Can eating healthy before pregnancy prevent birth defects?

The foods you eat provide nutrients that are important to help you be healthy before and during pregnancy. Nutrients are parts of food, like vitamins and minerals that help your body stay healthy.

Before you get pregnant, it’s a good idea to have a preconception checkup. It helps your health care provider make sure you’re healthy and that your body is ready for pregnancy. Your health care provider also will talk to you about what you should eat to help you have a healthy pregnancy.

How much folic acid do you need before getting pregnant?

Folic acid is a vitamin that every cell in your body needs for healthy growth and development. If you take folic acid before pregnancy and during early pregnancy, it can help protect your baby from birth defects of the brain and spine called neural tube defects (NTDs) and birth defects of the mouth called cleft lip and palate.

To help prevent birth defects, take a vitamin supplement with 400 mcg of folic acid in it every day at least 1 month before pregnancy through the first 12 weeks of pregnancy. If you’re at high risk for having a baby with an NTD, talk to your provider about taking extra folic acid. Your provider may recommend you to take 4,000 mcg of folic acid each day 3 months before you get pregnant through 12 weeks of pregnancy.

You also can get folic acid in food. When folic acid is naturally in food, it’s called folate. Foods that are good sources of folate are:

  • Beans, like lentils, pinto beans, and black beans
  • Leafy green vegetables, like spinach and Romaine lettuce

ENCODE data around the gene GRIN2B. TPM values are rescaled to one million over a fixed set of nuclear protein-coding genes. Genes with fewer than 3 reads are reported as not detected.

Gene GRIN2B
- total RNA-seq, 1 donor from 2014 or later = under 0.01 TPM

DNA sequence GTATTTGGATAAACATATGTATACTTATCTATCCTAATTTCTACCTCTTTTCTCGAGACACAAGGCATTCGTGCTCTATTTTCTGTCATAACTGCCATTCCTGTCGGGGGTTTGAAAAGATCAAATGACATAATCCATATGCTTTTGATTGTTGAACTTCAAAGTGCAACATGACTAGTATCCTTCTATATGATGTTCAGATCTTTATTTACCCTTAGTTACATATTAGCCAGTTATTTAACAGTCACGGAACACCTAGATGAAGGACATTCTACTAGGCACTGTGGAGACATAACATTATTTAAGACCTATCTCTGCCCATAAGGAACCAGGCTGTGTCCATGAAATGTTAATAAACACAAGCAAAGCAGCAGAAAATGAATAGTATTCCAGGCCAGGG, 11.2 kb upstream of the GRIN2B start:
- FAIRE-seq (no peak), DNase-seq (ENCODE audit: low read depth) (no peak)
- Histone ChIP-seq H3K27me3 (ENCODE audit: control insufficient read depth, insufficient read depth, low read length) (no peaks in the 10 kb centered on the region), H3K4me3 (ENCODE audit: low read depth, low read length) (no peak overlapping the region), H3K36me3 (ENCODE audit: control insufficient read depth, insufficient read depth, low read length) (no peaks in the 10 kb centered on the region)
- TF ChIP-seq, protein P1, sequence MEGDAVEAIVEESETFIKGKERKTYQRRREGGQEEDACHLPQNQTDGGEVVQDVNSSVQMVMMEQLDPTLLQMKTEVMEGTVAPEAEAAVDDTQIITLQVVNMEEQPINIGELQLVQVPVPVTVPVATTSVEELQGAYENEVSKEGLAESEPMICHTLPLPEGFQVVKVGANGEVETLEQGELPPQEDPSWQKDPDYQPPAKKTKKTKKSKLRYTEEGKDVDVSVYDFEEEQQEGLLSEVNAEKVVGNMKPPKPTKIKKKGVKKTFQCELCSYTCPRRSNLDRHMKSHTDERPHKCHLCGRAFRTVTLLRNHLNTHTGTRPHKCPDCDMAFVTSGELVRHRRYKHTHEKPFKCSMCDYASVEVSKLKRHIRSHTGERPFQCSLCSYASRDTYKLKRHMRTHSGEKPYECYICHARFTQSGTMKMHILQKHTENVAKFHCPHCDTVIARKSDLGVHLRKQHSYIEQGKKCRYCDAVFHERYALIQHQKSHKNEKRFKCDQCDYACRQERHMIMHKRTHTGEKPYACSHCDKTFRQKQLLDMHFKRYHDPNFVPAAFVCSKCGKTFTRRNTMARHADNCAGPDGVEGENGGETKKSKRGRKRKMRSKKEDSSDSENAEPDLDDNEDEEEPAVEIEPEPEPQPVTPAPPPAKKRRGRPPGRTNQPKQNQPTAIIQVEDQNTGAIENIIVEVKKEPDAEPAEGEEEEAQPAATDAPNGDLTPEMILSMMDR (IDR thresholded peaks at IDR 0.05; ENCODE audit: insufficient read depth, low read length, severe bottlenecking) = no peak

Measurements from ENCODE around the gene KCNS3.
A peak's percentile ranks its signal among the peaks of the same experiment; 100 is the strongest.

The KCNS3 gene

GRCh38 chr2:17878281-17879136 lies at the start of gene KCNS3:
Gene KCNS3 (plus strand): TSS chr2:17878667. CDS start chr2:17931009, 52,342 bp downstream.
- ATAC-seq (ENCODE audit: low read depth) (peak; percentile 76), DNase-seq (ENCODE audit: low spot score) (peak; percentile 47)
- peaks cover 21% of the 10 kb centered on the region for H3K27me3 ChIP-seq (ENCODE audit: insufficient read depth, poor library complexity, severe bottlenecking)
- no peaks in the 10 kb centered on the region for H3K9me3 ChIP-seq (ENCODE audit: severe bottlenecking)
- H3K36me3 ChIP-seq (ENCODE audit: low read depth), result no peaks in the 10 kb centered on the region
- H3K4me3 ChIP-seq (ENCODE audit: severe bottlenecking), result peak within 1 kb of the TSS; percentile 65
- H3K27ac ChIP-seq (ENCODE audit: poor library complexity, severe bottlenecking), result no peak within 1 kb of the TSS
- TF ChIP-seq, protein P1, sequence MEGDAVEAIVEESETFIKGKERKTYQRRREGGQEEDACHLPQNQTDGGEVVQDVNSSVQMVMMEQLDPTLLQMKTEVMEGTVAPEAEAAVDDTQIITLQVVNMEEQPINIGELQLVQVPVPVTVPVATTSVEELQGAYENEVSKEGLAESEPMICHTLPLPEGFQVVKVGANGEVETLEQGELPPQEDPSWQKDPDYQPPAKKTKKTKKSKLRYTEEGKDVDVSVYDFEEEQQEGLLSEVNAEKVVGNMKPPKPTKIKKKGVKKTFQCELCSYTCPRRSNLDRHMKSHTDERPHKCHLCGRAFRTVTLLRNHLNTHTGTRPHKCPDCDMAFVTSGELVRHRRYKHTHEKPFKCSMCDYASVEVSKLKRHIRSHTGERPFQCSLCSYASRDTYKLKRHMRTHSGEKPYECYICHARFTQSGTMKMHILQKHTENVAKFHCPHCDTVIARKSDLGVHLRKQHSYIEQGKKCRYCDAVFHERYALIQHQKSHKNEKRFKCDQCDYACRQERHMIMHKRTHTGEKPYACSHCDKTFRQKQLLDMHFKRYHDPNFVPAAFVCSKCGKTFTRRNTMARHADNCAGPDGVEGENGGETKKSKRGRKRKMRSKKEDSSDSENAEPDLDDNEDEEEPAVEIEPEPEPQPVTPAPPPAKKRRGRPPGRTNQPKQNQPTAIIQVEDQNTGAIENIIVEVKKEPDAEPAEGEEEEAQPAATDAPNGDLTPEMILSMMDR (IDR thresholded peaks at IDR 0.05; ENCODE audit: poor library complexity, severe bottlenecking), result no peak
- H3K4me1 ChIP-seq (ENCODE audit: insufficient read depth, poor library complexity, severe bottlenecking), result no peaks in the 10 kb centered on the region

• Asparagus
  • Broccoli
  • Peanuts
  • Citrus fruits, like oranges and grapefruit
  • Berries
  • Orange juice (100% juice is best)

Folic acid is the manmade form of folate that is in fortified and enriched foods and vitamin supplements. Fortified and enriched means a food has added nutrients, like folic acid. Look for the word “fortified” or “enriched” on labels on foods like:

  • Bread
  • Breakfast cereal
  • Cornmeal
  • Flour
  • Pasta
  • Some products made from a kind of flour called corn masa, like tortillas, tortilla chips, taco shells, tamales and pupusas
  • White rice

What other nutrients are important before pregnancy?

It is important to eat nutrient-dense foods that contain a variety of vitamins and minerals to help prevent birth defects, including:

  • Choline. Choline will help your baby’s brain and spinal cord develop correctly. It’s recommended that women get 425 milligrams a day before getting pregnant. Without enough choline, your baby may develop NTDs or cognitive issues. Sources of choline include egg yolks, lean red meat, fish, milk, poultry, pork, cauliflower, cabbage, kale, broccoli, Brussels sprouts, beans, and nuts.
  • Iodine. Iodine is a nutrient that your body needs during pregnancy to make thyroid hormones that help your baby’s bones and nerves develop. It is recommended that women get 150 micrograms of iodine a day before getting pregnant. Without enough iodine, your baby may have brain issues. Sources of iodine include table salt (with iodine added to it), seaweed, saltwater fish, seafood, some dairy products, and fortified cereal and bread.
  • Vitamin D. Vitamin D will help your baby’s bones and teeth grow. All women, including pregnant women, need 600 international units (IU) of vitamin D a day. Good sources are fatty fish like salmon and milk and cereal that has vitamin D added to it. Your body also makes vitamin D when your skin is in the sunlight.
  • Zinc. Zinc will help your baby grow and develop properly. Not enough zinc has been linked to preterm birth and a higher rate of infection. It is recommended that women get 8 milligrams while trying to conceive. Good sources of zinc include oysters, beef, crab, lobster, pork, baked beans, fortified breakfast cereal, dark meat chicken, and pumpkin seeds.

Most of the nutrients you need should come from foods. But taking a vitamin supplement can help you get the nutrients you need to be ready for pregnancy. You can start taking prenatal vitamins or a vitamin supplement before you get pregnant. Talk to your provider about what vitamin supplement is good for you. And, ask about what foods to eat to help you have a healthy pregnancy—and a healthy baby.